Called everything from a Cinderella team to a legitimate contender for the national championship, Butler is a team of many titles. But for head coach Brad Stevens, names don’t mean anything.
“I don’t mind being called a Cinderella or a mid-major team,” Stevens said. “We don’t have the resources that other teams have, that’s a fact. But resources don’t play. You have five guys with heart and everything else, they play. I’m not too concerned about the other stuff.”
Coming from behind in the second half of all four tournament games thus far and trailing Murray State, Syracuse and Kansas State in the final five minutes, the No. 5 Bulldogs (32-4) have had their hearts tested throughout their entire NCAA Tournament run. Against No. 1 Syracuse, Butler controlled the pace of the game and harassed the Orangemen into 18 turnovers. In their Elite 8 matchup against No. 2 Kansas State, the Bulldogs made up for their lack of size and outrebounded their opponent by 12. Butler kept both foes to fewer than 60 points. This performance allowed the team to claim a spot on the floor this Saturday when it plays No. 5 Michigan State in Indianapolis at Lucas Oil Stadium.
Despite facing improbable odds and tough situations, freshman Andrew Smith said that his team has stayed calm throughout the Tournament.
“We didn’t get rattled,” Smith said. “We just stayed the course and played our game.”
Duke senior Brian Zoubek said that although he is solely focused on the Blue Devils’ upcoming game against No. 2 West Virginia, he doesn’t undervalue the Bulldogs’ place in the Final Four.
“What they have done is great,” Zoubek said. “They have some really talented players that didn’t get attention. They obviously have a chip on their shoulder because of that, and they are playing like it and playing great basketball.”
Indeed, the Bulldogs have surprised analysts and fans alike with their unlikely tournament run—but Butler is not the underdog in the traditional sense. The team has won 24 games in a row entering the contest against Michigan State and has made the Sweet 16 three times this decade. The Bulldogs are in the Tournament for the ninth time in the past 14 years, but this is the first time the squad will stay on for the Final Four.
Butler’s success is often attributed to Stevens, who made a life-changing decision in 2000. He left his job as a marketing representative at the medicine manufacturer Eli Lilly to pursue a college coaching career. Becoming head coach in 2007, Stevens has directed the Bulldogs to a 86-14 record in his first three years. Stevens has relied on his commanding knowledge of the game to lead a team of not terribly athletic players, only two of whom are taller than 6-foot-3, to the Final Four. With 86 total wins and three NCAA bids under his belt, Stevens has one of the greatest starts to a career in college coaching history.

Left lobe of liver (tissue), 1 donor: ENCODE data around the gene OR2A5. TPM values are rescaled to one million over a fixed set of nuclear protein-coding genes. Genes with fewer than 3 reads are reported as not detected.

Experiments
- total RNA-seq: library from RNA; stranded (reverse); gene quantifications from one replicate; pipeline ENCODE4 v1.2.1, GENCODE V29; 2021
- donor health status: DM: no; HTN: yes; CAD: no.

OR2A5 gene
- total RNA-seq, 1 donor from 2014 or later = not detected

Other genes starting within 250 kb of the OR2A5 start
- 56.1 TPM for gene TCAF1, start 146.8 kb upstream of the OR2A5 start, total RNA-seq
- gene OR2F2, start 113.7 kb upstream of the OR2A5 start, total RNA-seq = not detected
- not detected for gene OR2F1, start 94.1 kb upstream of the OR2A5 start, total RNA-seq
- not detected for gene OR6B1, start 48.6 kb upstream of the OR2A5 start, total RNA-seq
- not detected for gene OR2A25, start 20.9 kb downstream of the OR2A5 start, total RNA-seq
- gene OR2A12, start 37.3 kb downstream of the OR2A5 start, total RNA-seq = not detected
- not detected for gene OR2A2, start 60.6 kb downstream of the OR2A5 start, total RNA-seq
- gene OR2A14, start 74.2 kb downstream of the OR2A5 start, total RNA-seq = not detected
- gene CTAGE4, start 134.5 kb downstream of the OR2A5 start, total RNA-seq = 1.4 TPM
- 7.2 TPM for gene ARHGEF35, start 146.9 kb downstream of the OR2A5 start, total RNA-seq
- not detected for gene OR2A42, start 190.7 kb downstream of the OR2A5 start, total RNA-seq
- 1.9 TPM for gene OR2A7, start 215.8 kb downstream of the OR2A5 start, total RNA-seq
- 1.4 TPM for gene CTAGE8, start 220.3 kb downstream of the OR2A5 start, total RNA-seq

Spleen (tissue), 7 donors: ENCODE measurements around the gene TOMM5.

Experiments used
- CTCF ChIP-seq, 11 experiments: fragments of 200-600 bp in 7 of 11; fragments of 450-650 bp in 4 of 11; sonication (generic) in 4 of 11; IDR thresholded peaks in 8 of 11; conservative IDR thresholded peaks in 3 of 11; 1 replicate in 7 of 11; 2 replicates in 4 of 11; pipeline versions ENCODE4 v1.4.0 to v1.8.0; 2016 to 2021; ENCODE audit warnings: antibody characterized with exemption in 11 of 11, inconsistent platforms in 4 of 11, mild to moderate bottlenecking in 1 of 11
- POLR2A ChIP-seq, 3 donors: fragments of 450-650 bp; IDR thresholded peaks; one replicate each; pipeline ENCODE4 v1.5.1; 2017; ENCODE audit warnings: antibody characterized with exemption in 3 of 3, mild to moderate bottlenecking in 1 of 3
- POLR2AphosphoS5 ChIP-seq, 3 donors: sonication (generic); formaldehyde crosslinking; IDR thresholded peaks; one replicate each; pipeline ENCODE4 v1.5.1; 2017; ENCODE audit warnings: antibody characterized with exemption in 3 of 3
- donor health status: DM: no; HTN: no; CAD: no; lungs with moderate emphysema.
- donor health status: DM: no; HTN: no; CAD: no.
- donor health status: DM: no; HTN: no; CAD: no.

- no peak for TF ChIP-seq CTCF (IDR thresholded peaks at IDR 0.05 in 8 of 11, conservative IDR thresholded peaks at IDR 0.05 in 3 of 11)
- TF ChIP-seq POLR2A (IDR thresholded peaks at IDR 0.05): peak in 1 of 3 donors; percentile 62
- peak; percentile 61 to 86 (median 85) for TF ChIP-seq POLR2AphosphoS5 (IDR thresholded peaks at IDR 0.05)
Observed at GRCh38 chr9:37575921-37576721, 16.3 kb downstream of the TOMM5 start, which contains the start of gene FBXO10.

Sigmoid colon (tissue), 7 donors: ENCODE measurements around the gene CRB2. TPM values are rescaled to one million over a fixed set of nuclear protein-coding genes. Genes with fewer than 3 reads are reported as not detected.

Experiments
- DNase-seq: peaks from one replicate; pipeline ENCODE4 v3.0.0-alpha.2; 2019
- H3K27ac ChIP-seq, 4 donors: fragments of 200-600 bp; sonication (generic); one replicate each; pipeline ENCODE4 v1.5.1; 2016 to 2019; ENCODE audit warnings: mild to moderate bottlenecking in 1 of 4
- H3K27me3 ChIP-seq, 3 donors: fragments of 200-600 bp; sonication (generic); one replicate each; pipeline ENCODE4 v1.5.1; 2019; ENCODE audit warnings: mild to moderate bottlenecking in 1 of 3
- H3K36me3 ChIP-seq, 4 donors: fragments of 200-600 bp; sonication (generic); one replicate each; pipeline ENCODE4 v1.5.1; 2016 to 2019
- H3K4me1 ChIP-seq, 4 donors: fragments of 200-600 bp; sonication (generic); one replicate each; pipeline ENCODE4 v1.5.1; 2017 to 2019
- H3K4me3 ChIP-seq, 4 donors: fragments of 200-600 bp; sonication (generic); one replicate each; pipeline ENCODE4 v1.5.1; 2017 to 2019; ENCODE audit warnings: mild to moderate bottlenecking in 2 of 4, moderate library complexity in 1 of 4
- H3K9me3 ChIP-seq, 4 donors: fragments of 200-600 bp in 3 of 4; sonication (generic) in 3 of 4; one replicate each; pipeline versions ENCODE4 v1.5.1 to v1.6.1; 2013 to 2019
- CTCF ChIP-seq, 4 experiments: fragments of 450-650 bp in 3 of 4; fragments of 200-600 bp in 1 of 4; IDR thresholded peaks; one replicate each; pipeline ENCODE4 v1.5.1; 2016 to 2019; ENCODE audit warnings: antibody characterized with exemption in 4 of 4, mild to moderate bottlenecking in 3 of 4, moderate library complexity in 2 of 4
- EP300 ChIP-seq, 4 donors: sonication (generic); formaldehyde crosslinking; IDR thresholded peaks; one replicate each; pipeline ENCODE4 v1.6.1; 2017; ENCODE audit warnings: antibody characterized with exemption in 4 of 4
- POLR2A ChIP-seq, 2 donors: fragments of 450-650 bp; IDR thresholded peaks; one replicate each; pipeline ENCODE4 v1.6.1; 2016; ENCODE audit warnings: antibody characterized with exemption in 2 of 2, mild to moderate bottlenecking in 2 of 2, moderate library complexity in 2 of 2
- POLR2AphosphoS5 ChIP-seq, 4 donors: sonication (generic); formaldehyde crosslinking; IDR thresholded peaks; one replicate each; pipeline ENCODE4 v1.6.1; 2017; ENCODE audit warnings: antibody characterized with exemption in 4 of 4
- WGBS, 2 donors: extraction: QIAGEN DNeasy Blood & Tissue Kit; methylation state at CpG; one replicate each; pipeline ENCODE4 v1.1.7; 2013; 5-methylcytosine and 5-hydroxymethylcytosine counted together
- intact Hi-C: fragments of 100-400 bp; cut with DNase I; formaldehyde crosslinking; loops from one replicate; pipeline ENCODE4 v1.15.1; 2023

Stevens said the key to his achievement comes from his drive to perform as well as he can at everything he does.
“I was told by a person at [Eli] Lilly early on in my time that the secret is just do your job to the best of your ability and don’t worry about anything else,” he said. “That’s what I’ve tried to do. So I’ve never put a timeline on anything. It’s always just been about trying to do whatever job I’m assigned well.”
Adding more excitement to the Bulldogs’ Tournament run, Butler will be the first team to play a Final Four in its hometown since UCLA in 1972. While they have struggled to sell out their stadium in the past, Stevens said that the Bulldogs have solid fan support, and the environment during home games is always loud and lively despite the empty seats.
Even with the Lucas Oil Stadium being just a few miles from Butler’s campus, Stevens doesn’t think the fans are going to be a deciding factor come Saturday.
“Everybody is talking about us playing at home,” Stevens said. “Michigan State won a Final Four in Indianapolis in 2000…. This is Butler country, but it’s also Big Ten country. It’s not like it’s going to be an all-Butler crowd on Saturday.”
Indianapolis may be special to Butler in particular, but Duke head coach Mike Krzyzewski said that there is something about the Circle City and its unique relationship to college basketball that is special for every team.
“It has been a great place to have a Final Four,” Kryzewski said. “I love a Final Four where you are playing and the people can just walk around. There is a spirit there.... It’s such a good town and a good sports city that having it right there adds a lot to it.”
Bringing home a national title home come Monday would mean tremendous things for the Bulldogs’ program and its fans—even if home is just down the road.
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